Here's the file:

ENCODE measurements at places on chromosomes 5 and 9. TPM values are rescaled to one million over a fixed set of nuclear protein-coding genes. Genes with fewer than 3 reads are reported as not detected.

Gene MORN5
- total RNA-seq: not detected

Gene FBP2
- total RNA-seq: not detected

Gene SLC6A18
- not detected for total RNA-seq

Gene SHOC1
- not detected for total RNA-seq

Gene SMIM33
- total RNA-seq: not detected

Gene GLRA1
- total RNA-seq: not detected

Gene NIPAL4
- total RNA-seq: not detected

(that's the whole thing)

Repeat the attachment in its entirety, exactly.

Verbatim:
ENCODE measurements at places on chromosomes 5 and 9. TPM values are rescaled to one million over a fixed set of nuclear protein-coding genes. Genes with fewer than 3 reads are reported as not detected.

Gene MORN5
- total RNA-seq: not detected

Gene FBP2
- total RNA-seq: not detected

Gene SLC6A18
- not detected for total RNA-seq

Gene SHOC1
- not detected for total RNA-seq

Gene SMIM33
- total RNA-seq: not detected

Gene GLRA1
- total RNA-seq: not detected

Gene NIPAL4
- total RNA-seq: not detected